Recording a Login Script with JMeter

Following on from my last couple of posts where I covered initial setup and use of the HTTP(S) Test Script Recorder, I’m going to build on what’s been done so far in order to develop a login script.

I’m assuming that you have a test plan setup more or less identical to the below, in which case we’re good to go. If you don’t – then I suggest you read through the preceding posts before continuing further.

1

The thing we need to do next is figure out what requests need to be sent in order to simulate a user login. We could try and craft them from scratch, but it’s easier to simply record what happens when I carry out a login and then modify the recorded requests to make them resilient and reusable.

To do that – we first need to make sure that:

  • The JMeter proxy is recording our requests
  • The browser being used is directing traffic to the proxy

Again if you’re not sure how to do steps 1 & 2 above, I refer you to the previous post. Assuming that your proxy is recording properly, then we can go ahead and click on the login button and see what happens:

2Once you’ve done so then, under the Recording Controller you should see some activity. When I wrote this, I saw the responses below:

3

Further examination of some of the recorded requests suggests they’re irrelevant to the task at hand. I have no idea what the request below is doing for example:

4

If I actually worked at Amazon I could probably go and ask one of the developers what’s happening here, but for the time being I’m going to assume I don’t need it.

Of more interest to me is the /ap/signin/… request:

5

I’m intrigued by the /ap/uedata/ request also, but I’ll ignore that one too for the time being. In the meantime, I’m working with the hypothesis that the /ap/signin/… request is the one that actually requests the login page from the server.

I’ve added another Simple Controller under my Thread Group. In order to test out my hypothesis I can move that request to the Controller and run it to see what happens. I’ll disable the homepage navigation (right-click on the Controller > Disable) as well, since we don’t need that right now. Disabling it will prevent any child requests from being executed.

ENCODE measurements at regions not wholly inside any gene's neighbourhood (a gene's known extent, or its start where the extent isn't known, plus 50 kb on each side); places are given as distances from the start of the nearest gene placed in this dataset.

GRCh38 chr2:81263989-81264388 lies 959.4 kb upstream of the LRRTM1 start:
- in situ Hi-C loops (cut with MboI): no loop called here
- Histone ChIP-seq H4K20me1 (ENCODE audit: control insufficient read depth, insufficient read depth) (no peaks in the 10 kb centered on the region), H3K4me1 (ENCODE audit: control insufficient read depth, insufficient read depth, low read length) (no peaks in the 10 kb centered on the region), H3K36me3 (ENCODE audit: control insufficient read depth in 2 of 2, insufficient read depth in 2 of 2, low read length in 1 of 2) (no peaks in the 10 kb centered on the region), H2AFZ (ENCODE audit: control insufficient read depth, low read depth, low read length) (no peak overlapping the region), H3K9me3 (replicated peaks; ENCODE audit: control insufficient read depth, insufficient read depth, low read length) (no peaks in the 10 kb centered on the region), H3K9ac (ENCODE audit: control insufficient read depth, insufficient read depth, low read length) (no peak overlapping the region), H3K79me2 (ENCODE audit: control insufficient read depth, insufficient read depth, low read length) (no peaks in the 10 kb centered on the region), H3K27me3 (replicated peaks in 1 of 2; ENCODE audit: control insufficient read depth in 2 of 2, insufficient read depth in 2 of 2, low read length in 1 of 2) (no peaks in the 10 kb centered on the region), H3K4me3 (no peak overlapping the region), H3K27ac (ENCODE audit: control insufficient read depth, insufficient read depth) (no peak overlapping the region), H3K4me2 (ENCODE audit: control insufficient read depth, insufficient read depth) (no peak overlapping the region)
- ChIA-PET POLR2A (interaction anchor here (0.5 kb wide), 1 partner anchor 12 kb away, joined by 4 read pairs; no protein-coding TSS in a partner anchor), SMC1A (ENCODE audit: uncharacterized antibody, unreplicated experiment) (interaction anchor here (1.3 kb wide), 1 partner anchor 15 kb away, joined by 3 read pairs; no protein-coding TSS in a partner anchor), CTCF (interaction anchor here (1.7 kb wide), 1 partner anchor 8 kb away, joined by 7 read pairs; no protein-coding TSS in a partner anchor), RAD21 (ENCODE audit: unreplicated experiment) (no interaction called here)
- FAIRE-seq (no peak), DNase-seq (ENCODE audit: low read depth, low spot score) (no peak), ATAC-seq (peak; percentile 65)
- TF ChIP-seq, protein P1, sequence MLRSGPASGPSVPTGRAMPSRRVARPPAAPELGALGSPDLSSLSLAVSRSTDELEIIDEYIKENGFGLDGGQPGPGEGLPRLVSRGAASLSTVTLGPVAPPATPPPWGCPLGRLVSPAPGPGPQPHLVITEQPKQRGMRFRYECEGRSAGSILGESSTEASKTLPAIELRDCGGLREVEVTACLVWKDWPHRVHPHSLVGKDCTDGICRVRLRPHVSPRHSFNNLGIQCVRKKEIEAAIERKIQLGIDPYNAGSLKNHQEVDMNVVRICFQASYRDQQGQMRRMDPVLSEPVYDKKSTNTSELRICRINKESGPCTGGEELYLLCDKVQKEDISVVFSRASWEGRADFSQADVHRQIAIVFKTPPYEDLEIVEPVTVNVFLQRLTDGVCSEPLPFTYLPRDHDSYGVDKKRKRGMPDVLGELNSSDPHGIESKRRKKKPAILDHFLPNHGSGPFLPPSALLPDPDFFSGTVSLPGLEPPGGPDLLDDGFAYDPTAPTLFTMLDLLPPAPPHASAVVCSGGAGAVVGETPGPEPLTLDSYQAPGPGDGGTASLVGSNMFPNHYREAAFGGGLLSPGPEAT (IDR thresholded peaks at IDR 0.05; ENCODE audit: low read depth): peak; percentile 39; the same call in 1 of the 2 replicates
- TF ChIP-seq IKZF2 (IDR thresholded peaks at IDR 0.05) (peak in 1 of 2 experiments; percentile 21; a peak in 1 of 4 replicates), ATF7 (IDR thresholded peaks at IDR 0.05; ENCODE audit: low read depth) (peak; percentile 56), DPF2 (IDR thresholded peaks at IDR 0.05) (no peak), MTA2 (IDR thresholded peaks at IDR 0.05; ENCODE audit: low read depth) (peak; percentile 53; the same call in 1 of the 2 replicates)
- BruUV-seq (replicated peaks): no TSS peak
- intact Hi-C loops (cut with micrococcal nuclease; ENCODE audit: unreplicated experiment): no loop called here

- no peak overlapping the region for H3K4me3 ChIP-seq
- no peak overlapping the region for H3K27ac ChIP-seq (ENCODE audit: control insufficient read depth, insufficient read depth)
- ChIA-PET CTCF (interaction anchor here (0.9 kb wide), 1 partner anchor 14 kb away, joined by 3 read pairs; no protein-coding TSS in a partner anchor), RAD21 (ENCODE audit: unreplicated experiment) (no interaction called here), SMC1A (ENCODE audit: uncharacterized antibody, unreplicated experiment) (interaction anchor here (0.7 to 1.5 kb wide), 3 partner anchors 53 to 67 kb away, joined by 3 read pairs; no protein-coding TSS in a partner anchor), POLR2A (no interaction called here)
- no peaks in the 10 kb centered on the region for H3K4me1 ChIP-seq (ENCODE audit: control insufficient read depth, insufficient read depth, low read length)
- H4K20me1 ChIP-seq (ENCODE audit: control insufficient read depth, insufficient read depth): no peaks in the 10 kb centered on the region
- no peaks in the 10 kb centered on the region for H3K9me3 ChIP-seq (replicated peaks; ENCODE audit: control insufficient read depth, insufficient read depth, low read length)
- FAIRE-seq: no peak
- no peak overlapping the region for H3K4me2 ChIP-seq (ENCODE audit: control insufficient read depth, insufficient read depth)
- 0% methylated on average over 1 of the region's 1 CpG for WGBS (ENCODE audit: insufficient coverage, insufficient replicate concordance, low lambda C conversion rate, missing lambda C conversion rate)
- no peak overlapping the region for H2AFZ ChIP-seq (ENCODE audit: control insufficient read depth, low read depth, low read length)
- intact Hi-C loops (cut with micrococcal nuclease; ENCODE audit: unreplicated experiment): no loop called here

6

I’ve also moved the HTTP Header Manager that was originally under the HTTP request, and placed it under the Test Plan instead. Every recorded request will be paired with one of these, but we only need one of them to act as a default for the entire test. All subsequent header managers can be discarded, otherwise they’ll just clutter things up.

Running the test confirms my hypothesis, since I observe the following result:

7

I’ll rename the request to something more meaningful and add a Response Assertion to check for some text (“What is your e-mail address?”), so we know the request is doing the right thing going forward.

8

Now we need to submit some actual login details. Again, the best thing will be to submit an actual login and see what the proxy recorder tells us about the process. I did that while writing this post and saw the responses below:

9

The /ap/signin request seems like it’s probably the one doing the work, and closer examination shows that the request contains the username and password I used to login with.

10

We can move that request up into our Test Plan as well, so it looks like the below, adding an assertion to check we’re actually logged in after making the request also. Let’s test for some specific HTML that we would only expect to see when we’re logged into the site. Something like “Your Browsing History” ought to do it.

11

All good. We can go ahead and run that now, right?

Wrong.

There’s a problem. Can you tell what it is yet?

12

The assertion has failed because JMeter didn’t get the page back that it expected. In fact, judging by the page we did get – it doesn’t look as though the login has worked at all.

Why not?

If I take a look at the request again, there’s a few clues as to why…

13

The request is sending a token along with the (currently hard-coded) login credentials.

It’s sending a bunch of other stuff over as well by the looks of it.

14

In all, there’s actually 11 dynamic variables that need to be correlated across from the previous server response in order for the login to be considered a valid request by the server.

It’s going to take a bit of effort to get all that sorted out… I’ll show you how it’s done in the next post.

- Simon

P.S If you're interested in learning more about performance testing, checkout my Performance Testing 101 course here.


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